Wet Macular Degeneration | Sub-tenon Triamcinolone Acetonide in Age-Related Macular Degeneration as Adjunct to Ranibizumab
Wet Macular Degeneration research study
What is the primary objective of this study?
In the Western World, Age Related Macular Degeneration (ARMD) is a leading cause of blindness. This disease was once thought to be a natural part of aging, but recent research has introduced effective treatments. ARMD is related to the body initiating an immune response in the eye, as if responding to an infection. Vision is impacted as ocular tissue becomes inflamed and new blood vessels form at the back of the eye, a process called angiogenesis. In the more severe wet form of ARMD, blood and fluid leak out of the vessels and impair the eye's structure and function. Many studies have shown that ranibizumab, a drug that stops the formation of new blood vessels (an anti-angiogenic agent) can delay damage to the eye and often restore vision. The investigators believe the best drug therapy will also stop the inflammation. Triamcinolone acetonide, a steroid drug, has shown the potential to effectively reduce inflammation in this application. The investigators aim to investigate if patients receiving a combination treatment of ranibizumab and triamcinolone acetonide improve their visual abilities more than those receiving just ranibizumab treatment alone. Secondarily, the investigators will also investigate how often patients receiving each drug therapy regime require re-treatment and how often they experience further vision loss.
Who is eligible to participate?
Inclusion Criteria: - Patients with wet age-related macular degeneration (ARMD) with evidence of sub-foveal choroidal neo-vascularization (CNV) - Patients greater than the age 18 years old (male or female) - Visual acuity must be between 20/40 and 20/320 in the study eye. Exclusion Criteria: - Patients with CNV from causes other than ARMD - Patients having intra-ocular surgery within past 3 months on study eye - Patients with medically uncontrolled glaucoma - Patients with prior vitreous/retinal surgery - Patients with a history of past CNV treatment in study eye - Patients with other ocular conditions causing vision loss that could confound the analysis of ARMD - Individuals with a disability preventing accurate vision testing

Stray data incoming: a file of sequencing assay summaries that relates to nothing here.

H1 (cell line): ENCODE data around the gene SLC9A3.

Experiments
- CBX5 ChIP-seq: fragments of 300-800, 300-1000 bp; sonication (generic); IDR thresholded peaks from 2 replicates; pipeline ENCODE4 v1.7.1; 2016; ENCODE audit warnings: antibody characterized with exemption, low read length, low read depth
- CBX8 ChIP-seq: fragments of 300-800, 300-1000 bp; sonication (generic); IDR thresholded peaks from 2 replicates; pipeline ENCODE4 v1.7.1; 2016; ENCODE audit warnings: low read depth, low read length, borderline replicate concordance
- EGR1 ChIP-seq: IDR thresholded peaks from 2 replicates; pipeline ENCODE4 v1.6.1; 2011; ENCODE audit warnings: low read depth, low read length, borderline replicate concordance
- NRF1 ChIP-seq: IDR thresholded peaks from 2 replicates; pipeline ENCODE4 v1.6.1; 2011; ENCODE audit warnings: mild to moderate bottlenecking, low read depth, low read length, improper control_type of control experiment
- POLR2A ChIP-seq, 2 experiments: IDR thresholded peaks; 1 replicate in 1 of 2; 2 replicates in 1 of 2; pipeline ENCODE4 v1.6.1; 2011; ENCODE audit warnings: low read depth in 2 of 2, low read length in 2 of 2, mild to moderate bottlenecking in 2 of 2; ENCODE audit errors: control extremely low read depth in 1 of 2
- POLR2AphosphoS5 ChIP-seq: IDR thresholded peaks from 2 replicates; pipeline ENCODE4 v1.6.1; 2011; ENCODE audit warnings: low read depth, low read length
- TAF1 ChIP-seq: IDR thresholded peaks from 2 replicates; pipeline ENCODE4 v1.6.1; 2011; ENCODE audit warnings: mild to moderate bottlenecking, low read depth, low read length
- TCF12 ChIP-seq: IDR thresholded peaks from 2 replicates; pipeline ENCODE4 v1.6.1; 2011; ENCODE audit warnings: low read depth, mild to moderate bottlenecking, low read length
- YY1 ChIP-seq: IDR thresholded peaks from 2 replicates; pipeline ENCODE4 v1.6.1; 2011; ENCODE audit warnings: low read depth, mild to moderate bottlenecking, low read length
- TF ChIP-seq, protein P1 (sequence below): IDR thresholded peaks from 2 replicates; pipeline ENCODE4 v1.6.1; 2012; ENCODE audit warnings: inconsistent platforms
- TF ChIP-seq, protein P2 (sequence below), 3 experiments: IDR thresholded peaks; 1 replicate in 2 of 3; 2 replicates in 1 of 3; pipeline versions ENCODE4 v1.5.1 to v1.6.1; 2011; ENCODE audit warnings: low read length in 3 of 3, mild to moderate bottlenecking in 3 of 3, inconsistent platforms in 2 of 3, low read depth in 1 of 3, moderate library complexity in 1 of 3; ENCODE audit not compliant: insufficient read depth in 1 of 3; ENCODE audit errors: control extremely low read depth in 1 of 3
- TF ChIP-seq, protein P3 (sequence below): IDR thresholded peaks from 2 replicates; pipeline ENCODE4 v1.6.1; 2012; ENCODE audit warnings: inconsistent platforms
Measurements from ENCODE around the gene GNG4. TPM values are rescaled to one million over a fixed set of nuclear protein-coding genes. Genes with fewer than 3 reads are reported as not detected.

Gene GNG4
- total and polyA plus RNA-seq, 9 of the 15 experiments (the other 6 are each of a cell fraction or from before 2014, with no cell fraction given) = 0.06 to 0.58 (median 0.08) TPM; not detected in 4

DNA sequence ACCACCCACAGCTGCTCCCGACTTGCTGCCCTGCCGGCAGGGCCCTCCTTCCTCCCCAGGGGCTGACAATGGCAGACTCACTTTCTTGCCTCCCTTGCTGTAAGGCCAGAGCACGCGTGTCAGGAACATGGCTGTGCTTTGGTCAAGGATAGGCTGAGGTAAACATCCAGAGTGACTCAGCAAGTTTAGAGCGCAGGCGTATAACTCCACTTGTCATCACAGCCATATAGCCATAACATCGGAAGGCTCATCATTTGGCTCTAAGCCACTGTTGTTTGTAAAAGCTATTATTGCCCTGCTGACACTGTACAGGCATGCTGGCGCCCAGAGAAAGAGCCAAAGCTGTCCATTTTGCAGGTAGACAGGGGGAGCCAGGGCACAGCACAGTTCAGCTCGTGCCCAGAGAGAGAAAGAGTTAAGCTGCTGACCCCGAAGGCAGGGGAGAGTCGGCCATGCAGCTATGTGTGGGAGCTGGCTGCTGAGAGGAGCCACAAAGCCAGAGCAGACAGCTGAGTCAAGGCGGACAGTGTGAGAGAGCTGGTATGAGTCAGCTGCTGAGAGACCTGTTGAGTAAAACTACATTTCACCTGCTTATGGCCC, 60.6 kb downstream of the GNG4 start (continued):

Which medical condition, disease, disorder, syndrome, illness, or injury is researched?
Wet Macular Degeneration
Interventions can include giving participants drugs, medical devices, procedures, vaccines, and other products that are either investigational or already available or noninvasive approaches such as surveys, education, and interviews.
Drug:RanibizumabIntra-vitreal injections of 0.5mg/0.05 mL dosage, injected at months 0, 1, and 2. For those requiring additional injections, patients will receive monthly treatment up to a maximum of 6 months total.
Drug:Triamcinolone AcetonideSub-tenon injection of 40mg/mL dosage at months 0 and 2 with follow up for a total of 6 months.
Research studies and clinical trials typically have two or more research arms. An arm is a group of people who receive the same treatment in the study.
RanibizumabRanibizumab is the current gold standard treatment for wet age-related macular degeneration. This intervention is approved by Health Canada, covered by OHIP (Ontario Health Insurance Plan) and used regularly by ophthalmologists in Canada. Participants will receive intravitreal injections of ranibizumab each month for up to 6 months, with ocular testing at each appointment as prescribed by the study protocol.
Ranibizumab and Triamcinolone acetonideRecent research has discovered that persons with wet or dry ARMD show an immune response, as if the body is fighting off an infection. The body creates a complex immune response to the growth of blood vessels into the eye tissue, which triggers side effects. It is believed that preventing this inflammation can lead to greater visual gains and a need for fewer treatment injections. Animal studies have shown that Triamcinolone Acetonide, a corticosteroid (class of drugs that reduce inflammation) can prevent damage to vision from this inflammation. The hypothesis is that treatment with both Ranibizumab and Triamcinolone Acetonide will allow even greater vision improvements than Ranibizumab treatment alone for wet age-related macular degeneration.
Start Date: January 2011
Completed Date: October 2011
Phase: Phase 2
Primary Outcome: Gains in visual acuity
Secondary Outcome: Changes in intra-ocular pressure
Study sponsors, principal investigator, and references
Principal Investigator: Wai-Ching Lam, MD, FRCSC
Lead Sponsor: University Health Network, Toronto
Chaudhary V, Mao A, Hooper PL, Sheidow TG. Triamcinolone acetonide as adjunctive treatment to verteporfin in neovascular age-related macular degeneration: a prospective randomized trial. Ophthalmology. 2007 Dec;114(12):2183-9.